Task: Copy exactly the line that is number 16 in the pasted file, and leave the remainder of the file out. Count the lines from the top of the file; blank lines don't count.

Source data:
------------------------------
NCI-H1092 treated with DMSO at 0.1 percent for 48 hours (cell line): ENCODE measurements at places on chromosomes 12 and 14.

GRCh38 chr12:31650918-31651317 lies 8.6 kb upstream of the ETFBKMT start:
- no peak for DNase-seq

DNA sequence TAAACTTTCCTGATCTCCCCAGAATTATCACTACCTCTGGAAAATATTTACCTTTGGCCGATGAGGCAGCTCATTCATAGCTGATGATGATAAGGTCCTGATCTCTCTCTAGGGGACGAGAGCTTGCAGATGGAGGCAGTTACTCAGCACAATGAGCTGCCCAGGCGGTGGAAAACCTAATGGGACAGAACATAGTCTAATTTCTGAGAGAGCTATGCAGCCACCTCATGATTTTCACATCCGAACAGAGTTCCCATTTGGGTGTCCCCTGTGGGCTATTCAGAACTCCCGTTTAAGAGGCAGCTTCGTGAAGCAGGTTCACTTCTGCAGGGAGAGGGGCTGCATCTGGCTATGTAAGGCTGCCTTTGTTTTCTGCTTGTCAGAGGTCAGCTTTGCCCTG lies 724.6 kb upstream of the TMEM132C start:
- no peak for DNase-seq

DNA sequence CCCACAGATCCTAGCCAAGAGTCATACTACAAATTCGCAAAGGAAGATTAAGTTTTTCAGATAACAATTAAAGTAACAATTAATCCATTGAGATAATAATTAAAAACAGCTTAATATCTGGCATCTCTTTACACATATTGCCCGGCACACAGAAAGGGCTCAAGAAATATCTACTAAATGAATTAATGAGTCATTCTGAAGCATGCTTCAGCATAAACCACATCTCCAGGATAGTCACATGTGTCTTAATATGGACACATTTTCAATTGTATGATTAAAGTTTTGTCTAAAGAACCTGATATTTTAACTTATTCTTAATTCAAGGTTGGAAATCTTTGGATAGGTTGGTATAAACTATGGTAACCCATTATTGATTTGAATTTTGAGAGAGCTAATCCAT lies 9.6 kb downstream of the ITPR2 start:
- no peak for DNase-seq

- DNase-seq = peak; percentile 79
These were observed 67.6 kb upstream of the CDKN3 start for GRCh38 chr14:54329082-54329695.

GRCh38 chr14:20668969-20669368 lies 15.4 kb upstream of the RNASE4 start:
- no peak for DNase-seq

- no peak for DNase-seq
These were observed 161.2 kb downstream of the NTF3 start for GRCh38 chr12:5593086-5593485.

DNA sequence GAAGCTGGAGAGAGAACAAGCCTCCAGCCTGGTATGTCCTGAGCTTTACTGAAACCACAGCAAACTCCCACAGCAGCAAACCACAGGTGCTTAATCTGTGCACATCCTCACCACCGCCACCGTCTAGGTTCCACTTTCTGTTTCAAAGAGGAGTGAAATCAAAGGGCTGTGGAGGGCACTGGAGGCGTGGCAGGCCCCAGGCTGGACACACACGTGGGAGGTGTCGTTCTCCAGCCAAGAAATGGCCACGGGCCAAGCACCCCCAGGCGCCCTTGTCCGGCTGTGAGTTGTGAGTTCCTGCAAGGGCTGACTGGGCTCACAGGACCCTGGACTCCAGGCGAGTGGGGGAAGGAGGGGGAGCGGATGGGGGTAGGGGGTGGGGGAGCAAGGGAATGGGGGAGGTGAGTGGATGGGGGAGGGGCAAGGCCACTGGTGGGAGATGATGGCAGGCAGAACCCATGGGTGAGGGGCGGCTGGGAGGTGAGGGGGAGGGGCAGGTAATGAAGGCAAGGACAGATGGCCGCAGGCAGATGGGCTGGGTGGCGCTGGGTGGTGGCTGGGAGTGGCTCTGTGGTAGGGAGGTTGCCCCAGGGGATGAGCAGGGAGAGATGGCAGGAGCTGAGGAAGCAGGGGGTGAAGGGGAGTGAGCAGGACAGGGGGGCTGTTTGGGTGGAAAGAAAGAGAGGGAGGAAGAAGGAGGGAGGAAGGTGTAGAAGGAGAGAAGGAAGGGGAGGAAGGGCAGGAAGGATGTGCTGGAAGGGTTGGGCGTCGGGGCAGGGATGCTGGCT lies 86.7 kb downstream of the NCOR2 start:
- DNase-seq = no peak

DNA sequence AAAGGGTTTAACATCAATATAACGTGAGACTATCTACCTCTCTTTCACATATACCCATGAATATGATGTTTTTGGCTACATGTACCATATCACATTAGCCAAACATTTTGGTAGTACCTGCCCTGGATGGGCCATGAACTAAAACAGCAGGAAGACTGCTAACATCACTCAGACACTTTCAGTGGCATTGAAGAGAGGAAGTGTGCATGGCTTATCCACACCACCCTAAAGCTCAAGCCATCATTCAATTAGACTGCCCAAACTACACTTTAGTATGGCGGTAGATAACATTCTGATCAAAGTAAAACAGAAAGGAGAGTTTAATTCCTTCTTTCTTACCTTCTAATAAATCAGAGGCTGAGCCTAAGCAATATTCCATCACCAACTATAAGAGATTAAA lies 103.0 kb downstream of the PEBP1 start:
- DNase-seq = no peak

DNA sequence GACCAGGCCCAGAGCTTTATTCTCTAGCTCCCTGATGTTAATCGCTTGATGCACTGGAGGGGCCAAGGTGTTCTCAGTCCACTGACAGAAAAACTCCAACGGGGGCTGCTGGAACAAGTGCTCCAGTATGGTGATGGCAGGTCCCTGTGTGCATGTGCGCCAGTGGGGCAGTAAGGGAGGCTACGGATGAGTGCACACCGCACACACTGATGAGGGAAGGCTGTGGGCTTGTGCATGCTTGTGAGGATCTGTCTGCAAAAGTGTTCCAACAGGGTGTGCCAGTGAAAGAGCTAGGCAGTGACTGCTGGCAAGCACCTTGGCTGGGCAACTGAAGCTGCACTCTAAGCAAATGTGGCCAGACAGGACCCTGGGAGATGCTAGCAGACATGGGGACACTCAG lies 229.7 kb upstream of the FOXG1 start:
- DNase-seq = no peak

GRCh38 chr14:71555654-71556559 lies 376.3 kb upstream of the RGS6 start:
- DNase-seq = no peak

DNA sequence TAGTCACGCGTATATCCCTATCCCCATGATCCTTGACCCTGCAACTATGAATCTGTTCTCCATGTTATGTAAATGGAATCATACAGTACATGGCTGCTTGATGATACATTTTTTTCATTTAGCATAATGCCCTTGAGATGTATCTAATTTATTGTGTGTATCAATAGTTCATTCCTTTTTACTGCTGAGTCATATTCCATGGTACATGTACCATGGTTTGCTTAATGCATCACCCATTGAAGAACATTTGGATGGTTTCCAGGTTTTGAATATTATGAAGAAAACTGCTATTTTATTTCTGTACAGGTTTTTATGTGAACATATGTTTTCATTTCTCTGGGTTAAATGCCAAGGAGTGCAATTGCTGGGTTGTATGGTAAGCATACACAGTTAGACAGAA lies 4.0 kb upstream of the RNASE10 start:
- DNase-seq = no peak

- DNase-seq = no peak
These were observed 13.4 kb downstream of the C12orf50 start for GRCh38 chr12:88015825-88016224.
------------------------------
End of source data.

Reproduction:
DNA sequence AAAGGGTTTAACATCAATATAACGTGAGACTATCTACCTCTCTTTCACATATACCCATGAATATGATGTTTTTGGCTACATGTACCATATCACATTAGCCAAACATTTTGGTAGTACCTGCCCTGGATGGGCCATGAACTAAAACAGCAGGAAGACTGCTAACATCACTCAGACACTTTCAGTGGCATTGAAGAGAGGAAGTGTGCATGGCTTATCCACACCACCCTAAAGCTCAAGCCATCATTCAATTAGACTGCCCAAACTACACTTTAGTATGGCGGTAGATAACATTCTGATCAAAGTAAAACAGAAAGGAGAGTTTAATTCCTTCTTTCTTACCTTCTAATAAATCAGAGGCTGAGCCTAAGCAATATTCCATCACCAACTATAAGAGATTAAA lies 103.0 kb downstream of the PEBP1 start: